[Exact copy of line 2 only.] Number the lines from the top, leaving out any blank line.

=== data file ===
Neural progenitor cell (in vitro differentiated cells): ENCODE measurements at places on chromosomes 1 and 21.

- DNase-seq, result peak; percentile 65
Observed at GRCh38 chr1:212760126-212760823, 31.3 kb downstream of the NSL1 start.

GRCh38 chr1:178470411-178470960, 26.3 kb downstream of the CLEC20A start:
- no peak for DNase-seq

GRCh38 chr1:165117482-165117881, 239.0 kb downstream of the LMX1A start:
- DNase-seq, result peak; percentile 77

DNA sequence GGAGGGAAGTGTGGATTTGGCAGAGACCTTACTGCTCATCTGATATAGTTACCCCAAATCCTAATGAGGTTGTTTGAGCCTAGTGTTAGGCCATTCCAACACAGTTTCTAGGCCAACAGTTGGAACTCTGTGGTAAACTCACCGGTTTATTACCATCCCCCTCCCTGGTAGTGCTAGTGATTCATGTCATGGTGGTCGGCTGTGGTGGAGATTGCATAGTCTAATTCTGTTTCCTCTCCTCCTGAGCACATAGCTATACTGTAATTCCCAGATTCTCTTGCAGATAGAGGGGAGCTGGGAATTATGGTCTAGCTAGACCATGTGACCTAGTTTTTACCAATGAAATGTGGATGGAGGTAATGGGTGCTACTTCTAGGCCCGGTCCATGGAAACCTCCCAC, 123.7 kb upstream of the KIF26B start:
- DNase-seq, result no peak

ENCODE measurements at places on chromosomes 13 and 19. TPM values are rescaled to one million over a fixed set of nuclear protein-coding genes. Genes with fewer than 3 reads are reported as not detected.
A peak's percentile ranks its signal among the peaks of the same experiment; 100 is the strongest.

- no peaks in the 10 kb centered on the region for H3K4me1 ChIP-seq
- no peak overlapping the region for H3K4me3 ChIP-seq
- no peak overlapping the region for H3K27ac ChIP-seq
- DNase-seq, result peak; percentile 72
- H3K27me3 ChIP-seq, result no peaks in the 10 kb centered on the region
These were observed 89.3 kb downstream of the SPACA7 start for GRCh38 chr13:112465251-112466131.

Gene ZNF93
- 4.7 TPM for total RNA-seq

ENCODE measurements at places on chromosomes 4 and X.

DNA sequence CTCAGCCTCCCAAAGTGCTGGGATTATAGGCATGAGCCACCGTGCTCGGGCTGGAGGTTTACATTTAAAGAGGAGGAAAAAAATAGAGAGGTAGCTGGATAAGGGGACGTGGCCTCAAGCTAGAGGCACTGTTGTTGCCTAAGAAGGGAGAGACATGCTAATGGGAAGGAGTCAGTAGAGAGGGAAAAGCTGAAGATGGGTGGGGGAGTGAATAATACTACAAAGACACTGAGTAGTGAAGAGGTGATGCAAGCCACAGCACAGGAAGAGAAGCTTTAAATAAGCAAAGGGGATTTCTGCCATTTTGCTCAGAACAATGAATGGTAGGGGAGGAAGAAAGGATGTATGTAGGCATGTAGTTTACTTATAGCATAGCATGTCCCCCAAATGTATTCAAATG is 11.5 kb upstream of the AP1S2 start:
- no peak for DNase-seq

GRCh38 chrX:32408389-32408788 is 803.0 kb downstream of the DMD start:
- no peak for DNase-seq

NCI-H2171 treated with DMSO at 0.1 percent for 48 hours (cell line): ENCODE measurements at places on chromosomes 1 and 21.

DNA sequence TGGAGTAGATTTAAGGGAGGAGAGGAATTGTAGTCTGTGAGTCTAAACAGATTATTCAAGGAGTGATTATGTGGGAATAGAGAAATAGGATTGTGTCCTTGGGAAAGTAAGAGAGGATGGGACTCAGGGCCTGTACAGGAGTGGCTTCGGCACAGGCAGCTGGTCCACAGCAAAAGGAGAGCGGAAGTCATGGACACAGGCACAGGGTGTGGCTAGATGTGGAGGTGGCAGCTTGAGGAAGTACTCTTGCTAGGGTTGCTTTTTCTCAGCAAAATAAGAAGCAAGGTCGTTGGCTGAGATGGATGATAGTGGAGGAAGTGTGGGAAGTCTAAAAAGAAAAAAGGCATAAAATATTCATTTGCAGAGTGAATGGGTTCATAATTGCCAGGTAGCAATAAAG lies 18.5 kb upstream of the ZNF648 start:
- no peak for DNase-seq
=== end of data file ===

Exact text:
- DNase-seq, result peak; percentile 65